S. 1873 (104th): National Environmental Education Amendments Act of 1996

Jun 13, 1996 (104th Congress, 1995–1996)
Died (Passed Senate)
James “Jim” Inhofe
Senator from Oklahoma
Read Text »
Last Updated
Sep 04, 1996
10 pages
Related Bills
S. 2359 (105th) was a re-introduction of this bill in a later Congress.

Reported by Committee
Last Action: Jul 29, 1998

H.R. 3645 (identical)

Referred to Committee
Last Action: Jun 13, 1996


This bill was introduced in a previous session of Congress and was passed by the Senate on August 2, 1996 but was never passed by the House.

Introduced Jun 13, 1996
Referred to Committee Jun 13, 1996
Reported by Committee Jul 24, 1996
Passed Senate Aug 02, 1996
Full Title

A bill to amend the National Environmental Education Act to extend the programs under the Act, and for other purposes.


No summaries available.

16 cosponsors (9R, 7D) (show)

House Education and the Workforce

Senate Environment and Public Works

The committee chair determines whether a bill will move past the committee stage.

Primary Source

THOMAS.gov (The Library of Congress)

GovTrack gets most information from THOMAS, which is updated generally one day after events occur. Activity since the last update may not be reflected here. Data comes via the congress project.


Get a bill status widget for your website »


Click a format for a citation suggestion:


S. stands for Senate bill.

A bill must be passed by both the House and Senate in identical form and then be signed by the president to become law.

The bill’s title was written by its sponsor.

GovTrack’s Bill Summary

We don’t have a summary available yet.

Library of Congress Summary

The summary below was written by the Congressional Research Service, which is a nonpartisan division of the Library of Congress.

8/2/1996--Passed Senate amended.
National Environmental Education Amendments Act of 1996 - Amends the National Environmental Education Act to require development of curricula, materials, and training programs supported by the Environmental Protection Agency's (EPA) Office of Environmental Education to be balanced and scientifically sound.
Requires that implementation of the Act be through EPA. Eliminates requirements for a Director and a minimum number of staff.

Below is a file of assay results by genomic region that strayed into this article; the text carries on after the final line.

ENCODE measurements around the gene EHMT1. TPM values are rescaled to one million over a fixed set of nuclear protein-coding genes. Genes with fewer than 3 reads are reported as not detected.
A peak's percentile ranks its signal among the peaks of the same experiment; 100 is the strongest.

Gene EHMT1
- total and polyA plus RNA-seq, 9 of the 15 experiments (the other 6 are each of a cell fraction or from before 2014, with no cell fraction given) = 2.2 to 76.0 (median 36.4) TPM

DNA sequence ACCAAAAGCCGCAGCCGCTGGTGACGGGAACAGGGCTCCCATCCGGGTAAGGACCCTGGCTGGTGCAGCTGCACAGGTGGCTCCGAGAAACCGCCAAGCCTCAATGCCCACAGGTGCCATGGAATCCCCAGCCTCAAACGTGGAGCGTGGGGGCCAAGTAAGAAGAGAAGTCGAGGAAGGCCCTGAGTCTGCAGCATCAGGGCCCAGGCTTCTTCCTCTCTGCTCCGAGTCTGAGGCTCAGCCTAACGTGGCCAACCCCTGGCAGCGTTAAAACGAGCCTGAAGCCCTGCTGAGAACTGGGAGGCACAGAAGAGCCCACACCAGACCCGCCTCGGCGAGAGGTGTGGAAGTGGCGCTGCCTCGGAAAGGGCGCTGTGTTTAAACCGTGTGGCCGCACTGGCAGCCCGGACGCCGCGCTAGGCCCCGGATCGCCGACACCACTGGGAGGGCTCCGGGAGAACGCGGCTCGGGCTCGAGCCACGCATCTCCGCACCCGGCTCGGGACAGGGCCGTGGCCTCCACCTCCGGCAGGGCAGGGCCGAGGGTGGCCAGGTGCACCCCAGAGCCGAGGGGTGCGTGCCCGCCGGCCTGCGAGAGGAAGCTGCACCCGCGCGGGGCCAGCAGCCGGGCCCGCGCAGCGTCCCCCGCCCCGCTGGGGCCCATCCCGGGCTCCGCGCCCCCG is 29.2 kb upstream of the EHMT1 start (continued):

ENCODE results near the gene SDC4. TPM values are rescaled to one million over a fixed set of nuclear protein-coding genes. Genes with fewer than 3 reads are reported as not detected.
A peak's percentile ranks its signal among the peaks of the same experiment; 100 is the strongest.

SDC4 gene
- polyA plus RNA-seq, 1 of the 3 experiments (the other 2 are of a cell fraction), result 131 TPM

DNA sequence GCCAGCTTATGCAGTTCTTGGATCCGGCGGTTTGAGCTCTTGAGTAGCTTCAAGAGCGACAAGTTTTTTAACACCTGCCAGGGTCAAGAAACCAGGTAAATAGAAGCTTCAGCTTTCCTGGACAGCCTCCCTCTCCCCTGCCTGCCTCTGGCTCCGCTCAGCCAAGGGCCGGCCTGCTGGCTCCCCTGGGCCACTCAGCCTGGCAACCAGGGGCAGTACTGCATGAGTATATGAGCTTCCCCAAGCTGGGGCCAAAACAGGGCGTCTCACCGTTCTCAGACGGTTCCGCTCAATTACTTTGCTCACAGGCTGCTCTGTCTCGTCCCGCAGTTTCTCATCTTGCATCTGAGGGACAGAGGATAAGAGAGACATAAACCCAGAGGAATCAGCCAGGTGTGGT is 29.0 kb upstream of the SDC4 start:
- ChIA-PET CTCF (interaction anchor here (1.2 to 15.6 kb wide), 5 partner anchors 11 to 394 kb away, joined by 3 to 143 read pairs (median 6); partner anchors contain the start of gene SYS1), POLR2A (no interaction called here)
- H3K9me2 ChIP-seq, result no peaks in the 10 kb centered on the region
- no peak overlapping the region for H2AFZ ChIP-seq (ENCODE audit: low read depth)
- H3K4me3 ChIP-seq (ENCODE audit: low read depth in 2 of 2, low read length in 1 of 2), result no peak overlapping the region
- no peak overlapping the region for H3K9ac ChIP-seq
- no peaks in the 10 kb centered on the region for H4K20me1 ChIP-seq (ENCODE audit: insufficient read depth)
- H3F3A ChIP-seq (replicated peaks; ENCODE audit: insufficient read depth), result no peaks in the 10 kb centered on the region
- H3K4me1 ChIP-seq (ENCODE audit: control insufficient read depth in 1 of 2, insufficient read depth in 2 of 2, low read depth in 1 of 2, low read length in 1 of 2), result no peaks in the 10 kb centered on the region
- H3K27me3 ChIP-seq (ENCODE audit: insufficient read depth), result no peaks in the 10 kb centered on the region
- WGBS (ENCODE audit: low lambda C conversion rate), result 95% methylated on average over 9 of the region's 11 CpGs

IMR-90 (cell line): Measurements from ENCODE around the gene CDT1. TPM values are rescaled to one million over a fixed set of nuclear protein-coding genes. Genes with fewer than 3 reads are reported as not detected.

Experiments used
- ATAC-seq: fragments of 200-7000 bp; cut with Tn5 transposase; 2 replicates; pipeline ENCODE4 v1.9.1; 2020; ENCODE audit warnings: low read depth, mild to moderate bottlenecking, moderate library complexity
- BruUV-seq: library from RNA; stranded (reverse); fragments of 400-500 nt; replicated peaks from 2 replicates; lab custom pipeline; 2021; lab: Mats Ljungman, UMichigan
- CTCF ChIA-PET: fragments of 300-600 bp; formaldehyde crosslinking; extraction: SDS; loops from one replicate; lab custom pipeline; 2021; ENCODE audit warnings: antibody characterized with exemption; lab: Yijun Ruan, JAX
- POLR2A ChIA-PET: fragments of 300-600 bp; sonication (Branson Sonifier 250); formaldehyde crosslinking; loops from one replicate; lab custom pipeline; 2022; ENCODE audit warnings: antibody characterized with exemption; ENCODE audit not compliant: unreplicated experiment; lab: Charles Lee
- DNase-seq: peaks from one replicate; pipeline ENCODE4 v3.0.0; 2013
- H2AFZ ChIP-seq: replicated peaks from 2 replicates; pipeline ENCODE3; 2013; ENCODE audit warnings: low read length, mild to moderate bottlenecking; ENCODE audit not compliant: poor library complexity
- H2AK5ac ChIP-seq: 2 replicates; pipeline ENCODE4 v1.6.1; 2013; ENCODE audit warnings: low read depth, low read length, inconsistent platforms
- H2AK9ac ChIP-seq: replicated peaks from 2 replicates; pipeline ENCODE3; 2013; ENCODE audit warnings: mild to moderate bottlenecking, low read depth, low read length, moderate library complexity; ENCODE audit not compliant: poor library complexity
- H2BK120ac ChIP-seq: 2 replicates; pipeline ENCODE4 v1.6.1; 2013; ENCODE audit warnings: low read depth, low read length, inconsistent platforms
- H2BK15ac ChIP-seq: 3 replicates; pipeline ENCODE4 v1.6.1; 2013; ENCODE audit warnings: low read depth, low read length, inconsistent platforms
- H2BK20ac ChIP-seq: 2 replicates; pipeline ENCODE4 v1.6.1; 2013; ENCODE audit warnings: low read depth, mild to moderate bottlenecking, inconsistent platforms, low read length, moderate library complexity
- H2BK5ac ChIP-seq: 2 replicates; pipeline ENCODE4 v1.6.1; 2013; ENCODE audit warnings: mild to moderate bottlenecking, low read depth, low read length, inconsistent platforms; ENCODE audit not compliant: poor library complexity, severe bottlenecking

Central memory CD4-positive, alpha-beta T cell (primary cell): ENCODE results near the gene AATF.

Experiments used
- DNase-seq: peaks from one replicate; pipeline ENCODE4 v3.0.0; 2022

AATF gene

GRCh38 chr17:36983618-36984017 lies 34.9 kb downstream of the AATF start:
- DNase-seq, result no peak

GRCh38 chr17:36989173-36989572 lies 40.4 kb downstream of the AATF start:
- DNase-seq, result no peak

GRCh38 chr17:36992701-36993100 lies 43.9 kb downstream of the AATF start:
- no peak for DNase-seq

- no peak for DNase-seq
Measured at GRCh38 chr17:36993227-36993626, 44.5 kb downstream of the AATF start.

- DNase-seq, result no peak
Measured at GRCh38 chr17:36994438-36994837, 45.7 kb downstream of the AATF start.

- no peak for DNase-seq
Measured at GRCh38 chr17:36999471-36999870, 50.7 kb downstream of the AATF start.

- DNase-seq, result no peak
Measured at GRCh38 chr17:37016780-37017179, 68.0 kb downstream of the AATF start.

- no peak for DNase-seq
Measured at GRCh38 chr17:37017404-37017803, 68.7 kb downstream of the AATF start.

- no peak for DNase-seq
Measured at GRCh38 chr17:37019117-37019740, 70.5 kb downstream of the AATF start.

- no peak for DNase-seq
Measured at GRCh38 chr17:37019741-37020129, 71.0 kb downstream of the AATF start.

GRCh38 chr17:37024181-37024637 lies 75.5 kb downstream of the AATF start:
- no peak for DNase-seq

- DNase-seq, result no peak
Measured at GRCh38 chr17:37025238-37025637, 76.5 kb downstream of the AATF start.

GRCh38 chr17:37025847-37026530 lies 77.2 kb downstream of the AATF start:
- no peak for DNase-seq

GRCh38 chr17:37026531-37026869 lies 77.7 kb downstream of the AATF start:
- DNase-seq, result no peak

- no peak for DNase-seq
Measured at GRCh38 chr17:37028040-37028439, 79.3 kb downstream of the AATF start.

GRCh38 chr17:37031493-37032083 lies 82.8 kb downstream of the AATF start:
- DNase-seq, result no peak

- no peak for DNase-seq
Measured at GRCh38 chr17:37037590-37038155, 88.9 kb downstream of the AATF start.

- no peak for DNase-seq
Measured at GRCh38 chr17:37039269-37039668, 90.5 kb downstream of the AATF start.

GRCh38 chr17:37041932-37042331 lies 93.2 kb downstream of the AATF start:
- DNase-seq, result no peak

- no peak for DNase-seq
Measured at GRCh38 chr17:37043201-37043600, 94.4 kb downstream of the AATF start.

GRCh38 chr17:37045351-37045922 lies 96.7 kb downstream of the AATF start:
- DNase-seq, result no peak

Allows activities to be carried out through grants, cooperative agreements, or contracts.
Reduces the percentage of funds to be obligated for environmental education grants of not more than $5,000.
Prohibits use of grants for certain lobbying activities.
Eliminates provisions for environmental internships and fellowships.
Eliminates environmental education awards provided for under such Act, except the President's Environmental Youth Awards. Revises requirements for membership on the National Environmental Education Advisory Council. Revises requirements for membership on the Federal Task Force on Environmental Education to require that it be open to representatives of any Federal agency actively engaged in environmental education.
(Under current law, membership must include specified agency representatives.) Eliminates specific requirements for contents of Advisory Council reports.
Changes the name of the National Environmental Education and Training Foundation to the Foundation for Environmental Education. Increases the size of the Board of the Directors. Replaces the prohibition on transmission of logos or other means of identification on donated educational materials with a provision that allows the Foundation to acknowledge receipt of donations by means of listing of donor names but prohibits such acknowledgment from:
(1) appearing in materials presented to students; or
(2) identifying a donor by means of a logo or other corporate commercial symbol, slogan, or product.
Authorizes appropriations.
Revises funding limitations.
Limits amounts available for administrative costs.

House Republican Conference Summary

The summary below was written by the House Republican Conference, which is the caucus of Republicans in the House of Representatives.

No summary available.

House Democratic Caucus Summary

The House Democratic Caucus does not provide summaries of bills.

So, yes, we display the House Republican Conference’s summaries when available even if we do not have a Democratic summary available. That’s because we feel it is better to give you as much information as possible, even if we cannot provide every viewpoint.

We’ll be looking for a source of summaries from the other side in the meanwhile.

Use the comment space below for discussion of the merits of S. 1873 (104th) with other GovTrack users.
Your comments are not read by Congressional staff.

comments powered by Disqus